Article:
Updated on 09/15/2011 12:37PM

Caressing choice in Oaks for Vance; Flute withdrawn


When Dave Vance was the second-leading trainer at Delaware Park in 1981, trailing only Bud Delp, he never imagined that he would return 20 years later on a private jet to saddle a heavy favorite for one of the track's most prestigious races.

But when Vance returns Saturday to Stanton, Del., to run Caressing in the $250,000 Delaware Oaks, that's just what he'll be doing. He and Carl Pollard, owner of Caressing, will be flown in on Pollard's jet from Louisville, where both men live.

"Spoiling me," Vance said Wednesday at Churchill Downs, where Caressing has been sharp in her preparations for the Grade 3 Delaware Oaks.

Since he began training in 1967, Vance, 60, has been successful primarily with claiming and allowance horses. He has raced horses on virtually every circuit east of the Rocky Mountains, from Oaklawn, Louisiana Downs, and Ellis Park to Laurel, Monmouth, and Delaware. While he and his wife, Lynn, now spend most of their time in Louisville, Vance has fond memories of the summers he spent at Delaware Park.

"I've always told the boss," as he refers to Pollard, "that if it weren't for Churchill Downs, I'd go early to the East Coast every summer. The backside at Delaware is nice and quiet and spread out. It's a great place to train horses."

Caressing, the 2000 Eclipse Award champion as top 2-year-old filly, will make her third start of the year in the Delaware Oaks, which on Wednesday lost Flute, its other major name horse. Flute, winner of the May 4 Kentucky Oaks, had been assigned post 13 and co-highweight of 122 pounds.

"She's got to give the horses to beat seven pounds," said Flute's trainer Bobby Frankel, referring to Caressing and several others. "The post position is a disadvantage, it's a big field; there's no sense in running her. She'd have to run too hard to win. I don't want her running that hard. I want to win the Alabama," the Grade 1 race at Saratoga on Aug. 18.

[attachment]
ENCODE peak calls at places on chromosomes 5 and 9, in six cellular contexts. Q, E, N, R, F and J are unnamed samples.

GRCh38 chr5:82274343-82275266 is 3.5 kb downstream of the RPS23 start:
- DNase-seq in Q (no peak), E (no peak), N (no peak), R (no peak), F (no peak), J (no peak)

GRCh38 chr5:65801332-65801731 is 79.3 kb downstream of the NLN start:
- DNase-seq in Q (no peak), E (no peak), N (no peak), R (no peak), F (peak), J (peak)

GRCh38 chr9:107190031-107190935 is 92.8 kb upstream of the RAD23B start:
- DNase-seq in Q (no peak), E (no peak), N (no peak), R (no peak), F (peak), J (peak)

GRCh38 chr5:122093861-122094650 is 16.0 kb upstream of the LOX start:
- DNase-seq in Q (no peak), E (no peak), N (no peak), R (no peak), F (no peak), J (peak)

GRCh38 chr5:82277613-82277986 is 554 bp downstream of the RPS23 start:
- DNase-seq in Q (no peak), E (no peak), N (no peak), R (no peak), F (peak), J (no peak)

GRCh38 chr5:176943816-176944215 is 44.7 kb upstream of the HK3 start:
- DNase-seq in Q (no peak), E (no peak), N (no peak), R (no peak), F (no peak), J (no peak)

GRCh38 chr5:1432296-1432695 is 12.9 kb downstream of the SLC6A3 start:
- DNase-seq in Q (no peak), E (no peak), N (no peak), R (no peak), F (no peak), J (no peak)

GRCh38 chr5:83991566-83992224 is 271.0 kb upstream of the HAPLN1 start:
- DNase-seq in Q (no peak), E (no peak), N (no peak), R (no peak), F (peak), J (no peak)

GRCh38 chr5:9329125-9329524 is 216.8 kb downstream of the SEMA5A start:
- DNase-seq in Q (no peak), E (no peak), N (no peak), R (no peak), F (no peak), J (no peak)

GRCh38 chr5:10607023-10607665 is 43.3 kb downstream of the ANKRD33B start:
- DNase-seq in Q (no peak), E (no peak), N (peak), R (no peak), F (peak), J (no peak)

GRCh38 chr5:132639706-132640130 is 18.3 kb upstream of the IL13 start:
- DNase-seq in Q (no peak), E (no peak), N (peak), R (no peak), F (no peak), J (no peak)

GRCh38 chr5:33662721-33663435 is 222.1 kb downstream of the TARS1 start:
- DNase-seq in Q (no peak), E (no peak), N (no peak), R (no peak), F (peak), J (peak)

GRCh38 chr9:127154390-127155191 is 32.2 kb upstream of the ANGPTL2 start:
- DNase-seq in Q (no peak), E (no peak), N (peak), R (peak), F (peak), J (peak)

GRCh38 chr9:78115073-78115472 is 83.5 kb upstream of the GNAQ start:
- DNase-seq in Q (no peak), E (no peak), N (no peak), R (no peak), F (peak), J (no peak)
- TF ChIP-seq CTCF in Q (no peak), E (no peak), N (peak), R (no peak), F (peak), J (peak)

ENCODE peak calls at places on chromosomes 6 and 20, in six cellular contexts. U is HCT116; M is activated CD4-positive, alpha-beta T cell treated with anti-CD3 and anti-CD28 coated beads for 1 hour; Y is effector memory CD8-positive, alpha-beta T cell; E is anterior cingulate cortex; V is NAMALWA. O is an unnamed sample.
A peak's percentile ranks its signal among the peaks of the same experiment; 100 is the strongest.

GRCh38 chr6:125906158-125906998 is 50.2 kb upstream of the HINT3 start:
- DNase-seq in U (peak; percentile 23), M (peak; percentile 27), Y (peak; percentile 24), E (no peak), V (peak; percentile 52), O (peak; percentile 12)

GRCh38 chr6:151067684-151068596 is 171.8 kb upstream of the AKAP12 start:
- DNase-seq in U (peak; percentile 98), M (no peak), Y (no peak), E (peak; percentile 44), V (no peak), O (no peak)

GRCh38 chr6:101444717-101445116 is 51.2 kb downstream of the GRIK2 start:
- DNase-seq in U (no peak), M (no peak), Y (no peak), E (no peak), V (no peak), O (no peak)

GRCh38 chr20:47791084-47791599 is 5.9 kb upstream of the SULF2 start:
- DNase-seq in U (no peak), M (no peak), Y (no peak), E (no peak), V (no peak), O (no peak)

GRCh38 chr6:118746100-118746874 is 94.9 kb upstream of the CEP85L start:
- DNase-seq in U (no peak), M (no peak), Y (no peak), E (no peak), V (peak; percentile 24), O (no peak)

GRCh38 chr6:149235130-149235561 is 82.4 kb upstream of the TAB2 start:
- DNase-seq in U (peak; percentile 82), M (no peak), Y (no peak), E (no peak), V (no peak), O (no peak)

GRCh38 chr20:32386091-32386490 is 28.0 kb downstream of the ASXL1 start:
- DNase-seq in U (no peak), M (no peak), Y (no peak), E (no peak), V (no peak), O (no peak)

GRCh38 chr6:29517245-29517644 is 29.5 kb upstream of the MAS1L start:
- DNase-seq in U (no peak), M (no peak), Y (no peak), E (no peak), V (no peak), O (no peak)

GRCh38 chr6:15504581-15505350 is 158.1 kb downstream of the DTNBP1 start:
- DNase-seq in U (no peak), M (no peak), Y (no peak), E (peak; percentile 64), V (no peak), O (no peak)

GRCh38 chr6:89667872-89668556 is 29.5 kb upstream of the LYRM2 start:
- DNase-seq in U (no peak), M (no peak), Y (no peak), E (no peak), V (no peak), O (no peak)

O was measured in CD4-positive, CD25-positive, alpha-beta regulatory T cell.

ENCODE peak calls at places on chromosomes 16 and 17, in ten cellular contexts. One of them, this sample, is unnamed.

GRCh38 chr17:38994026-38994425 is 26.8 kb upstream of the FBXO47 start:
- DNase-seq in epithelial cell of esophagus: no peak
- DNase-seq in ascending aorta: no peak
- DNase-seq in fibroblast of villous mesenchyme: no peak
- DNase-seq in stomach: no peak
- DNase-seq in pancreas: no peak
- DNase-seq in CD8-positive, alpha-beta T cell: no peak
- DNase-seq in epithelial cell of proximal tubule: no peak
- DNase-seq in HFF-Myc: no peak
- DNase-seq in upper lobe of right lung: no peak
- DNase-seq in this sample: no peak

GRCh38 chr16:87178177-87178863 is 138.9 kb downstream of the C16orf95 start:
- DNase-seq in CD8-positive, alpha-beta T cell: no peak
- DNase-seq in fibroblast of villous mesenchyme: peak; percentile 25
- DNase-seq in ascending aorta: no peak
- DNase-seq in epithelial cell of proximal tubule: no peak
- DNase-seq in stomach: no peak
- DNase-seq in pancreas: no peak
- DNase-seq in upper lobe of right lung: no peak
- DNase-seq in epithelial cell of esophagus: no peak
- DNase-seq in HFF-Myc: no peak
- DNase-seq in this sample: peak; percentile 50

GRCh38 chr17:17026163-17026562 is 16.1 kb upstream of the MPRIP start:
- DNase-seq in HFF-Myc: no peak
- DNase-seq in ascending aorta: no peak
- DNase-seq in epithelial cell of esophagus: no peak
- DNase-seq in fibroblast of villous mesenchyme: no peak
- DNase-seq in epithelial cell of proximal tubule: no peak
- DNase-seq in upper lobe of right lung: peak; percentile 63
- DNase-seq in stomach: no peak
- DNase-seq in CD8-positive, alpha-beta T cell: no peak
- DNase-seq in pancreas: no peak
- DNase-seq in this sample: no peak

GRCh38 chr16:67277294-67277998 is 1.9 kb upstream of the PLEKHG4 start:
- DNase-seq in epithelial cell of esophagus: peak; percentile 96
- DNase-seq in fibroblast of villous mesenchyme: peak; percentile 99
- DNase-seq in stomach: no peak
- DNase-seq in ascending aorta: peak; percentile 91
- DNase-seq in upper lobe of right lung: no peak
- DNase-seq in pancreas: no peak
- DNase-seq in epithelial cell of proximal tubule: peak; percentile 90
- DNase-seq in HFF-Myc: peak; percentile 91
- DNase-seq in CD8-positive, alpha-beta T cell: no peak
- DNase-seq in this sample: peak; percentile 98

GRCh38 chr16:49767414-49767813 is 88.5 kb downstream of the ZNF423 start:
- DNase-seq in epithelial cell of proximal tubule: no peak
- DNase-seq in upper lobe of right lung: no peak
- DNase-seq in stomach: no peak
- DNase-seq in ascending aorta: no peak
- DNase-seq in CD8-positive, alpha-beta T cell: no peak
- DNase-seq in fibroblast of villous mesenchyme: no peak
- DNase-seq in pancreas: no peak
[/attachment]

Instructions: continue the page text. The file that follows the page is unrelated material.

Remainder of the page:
Frankel said Flute will use the July 28 Monmouth Oaks as her prep for the Alabama.

Caressing, who drew post four with Pat Day, won the seven-furlong La Troienne Stakes in May before finishing a distant fifth in the Grade 1, one-mile Acorn at Belmont in June. Vance and his daughter, Trisha, groom of Caressing, said the filly was in heat in the days leading up to the Acorn.

"She cycled into heat," Trisha Vance said as she wrapped red polo bandages around Caressing's hind legs. "We were stabled in Billy Mott's barn, and he had all these big, good-looking stud horses."

"We knew going into the race what was going on," said Dave Vance. "But there was nothing else to do except run her. I had to have that race for her."

Vance notes that, as Kentucky residents, he and Pollard made the Ashland Stakes and Kentucky Oaks their primary targets for 2001 after Caressing was voted a champion after her victory in the Breeders' Cup Juvenile Fillies in November. But when Caressing came down with a fever this winter, they had to revise their goals.

"The winners of those two races are by far the best 3-year-old fillies out there now," he said, alluding to Fleet Renee, winner of the Ashland, and Flute. "We sure would've run in those races if we could've. Now we're looking at the Alabama and some of the later races."

The Delaware Oaks, he said, "is only the second time our filly has gone two turns, and we know what she did the other time," noting the Breeders' Cup win.

With Flute out, probably the top challengers to Caressing in the 1 1/16-mile Delaware Oaks are Two Item Limit, a multiple stakes winner for Steve DiMauro; Mystic Lady, winner of the Grade 2 Fantasy Stakes in April; and Kain's Prize, a romping winner of all three career starts.

Beautiful Pleasure draws post 3 for Delaware Cap

A field of eight fillies and mares was drawn Wednesday for Sunday's $600,000, Grade 3 Delaware Handicap, the showcase event of easily the biggest weekend of racing at the 140-day meet at Delaware Park.

Beautiful Pleasure, the 1999 Eclipse champion mare who faded to eighth in her 6-year-old debut, the June 23 Hempstead Handicap, drew post 3 for trainer John T. Ward Jr. The other top filly in the Ward barn, Darling My Darling, will run July 29 in the Grade 1 Go for Wand Stakes at Saratoga.

Lazy Slusan, the California invader assigned highweight of 121 pounds, drew post seven.

- additional reporting by David Grening